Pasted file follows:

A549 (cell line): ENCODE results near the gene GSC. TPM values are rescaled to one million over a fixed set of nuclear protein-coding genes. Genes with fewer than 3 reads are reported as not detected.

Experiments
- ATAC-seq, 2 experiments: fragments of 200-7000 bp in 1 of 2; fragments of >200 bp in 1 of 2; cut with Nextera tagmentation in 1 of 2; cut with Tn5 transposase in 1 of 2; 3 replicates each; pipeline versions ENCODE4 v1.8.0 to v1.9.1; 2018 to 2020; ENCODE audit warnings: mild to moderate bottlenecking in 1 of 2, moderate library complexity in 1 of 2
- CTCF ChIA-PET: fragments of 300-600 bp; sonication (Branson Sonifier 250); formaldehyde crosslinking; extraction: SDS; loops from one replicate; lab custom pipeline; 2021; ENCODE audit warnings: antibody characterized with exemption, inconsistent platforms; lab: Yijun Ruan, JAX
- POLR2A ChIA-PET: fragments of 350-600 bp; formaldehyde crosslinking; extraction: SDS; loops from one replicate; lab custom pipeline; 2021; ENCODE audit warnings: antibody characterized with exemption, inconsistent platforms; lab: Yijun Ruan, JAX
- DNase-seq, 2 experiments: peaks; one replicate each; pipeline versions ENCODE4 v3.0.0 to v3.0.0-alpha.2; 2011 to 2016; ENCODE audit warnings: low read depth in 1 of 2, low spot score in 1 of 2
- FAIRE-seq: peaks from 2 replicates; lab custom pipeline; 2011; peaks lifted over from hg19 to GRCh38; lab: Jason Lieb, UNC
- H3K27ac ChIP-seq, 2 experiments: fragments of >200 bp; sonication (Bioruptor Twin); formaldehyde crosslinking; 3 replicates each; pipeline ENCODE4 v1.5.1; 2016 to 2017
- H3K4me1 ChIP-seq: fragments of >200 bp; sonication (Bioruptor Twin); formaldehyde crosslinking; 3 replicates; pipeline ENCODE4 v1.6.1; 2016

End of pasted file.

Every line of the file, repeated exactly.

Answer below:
A549 (cell line): ENCODE results near the gene GSC. TPM values are rescaled to one million over a fixed set of nuclear protein-coding genes. Genes with fewer than 3 reads are reported as not detected.

Experiments
- ATAC-seq, 2 experiments: fragments of 200-7000 bp in 1 of 2; fragments of >200 bp in 1 of 2; cut with Nextera tagmentation in 1 of 2; cut with Tn5 transposase in 1 of 2; 3 replicates each; pipeline versions ENCODE4 v1.8.0 to v1.9.1; 2018 to 2020; ENCODE audit warnings: mild to moderate bottlenecking in 1 of 2, moderate library complexity in 1 of 2
- CTCF ChIA-PET: fragments of 300-600 bp; sonication (Branson Sonifier 250); formaldehyde crosslinking; extraction: SDS; loops from one replicate; lab custom pipeline; 2021; ENCODE audit warnings: antibody characterized with exemption, inconsistent platforms; lab: Yijun Ruan, JAX
- POLR2A ChIA-PET: fragments of 350-600 bp; formaldehyde crosslinking; extraction: SDS; loops from one replicate; lab custom pipeline; 2021; ENCODE audit warnings: antibody characterized with exemption, inconsistent platforms; lab: Yijun Ruan, JAX
- DNase-seq, 2 experiments: peaks; one replicate each; pipeline versions ENCODE4 v3.0.0 to v3.0.0-alpha.2; 2011 to 2016; ENCODE audit warnings: low read depth in 1 of 2, low spot score in 1 of 2
- FAIRE-seq: peaks from 2 replicates; lab custom pipeline; 2011; peaks lifted over from hg19 to GRCh38; lab: Jason Lieb, UNC
- H3K27ac ChIP-seq, 2 experiments: fragments of >200 bp; sonication (Bioruptor Twin); formaldehyde crosslinking; 3 replicates each; pipeline ENCODE4 v1.5.1; 2016 to 2017
- H3K4me1 ChIP-seq: fragments of >200 bp; sonication (Bioruptor Twin); formaldehyde crosslinking; 3 replicates; pipeline ENCODE4 v1.6.1; 2016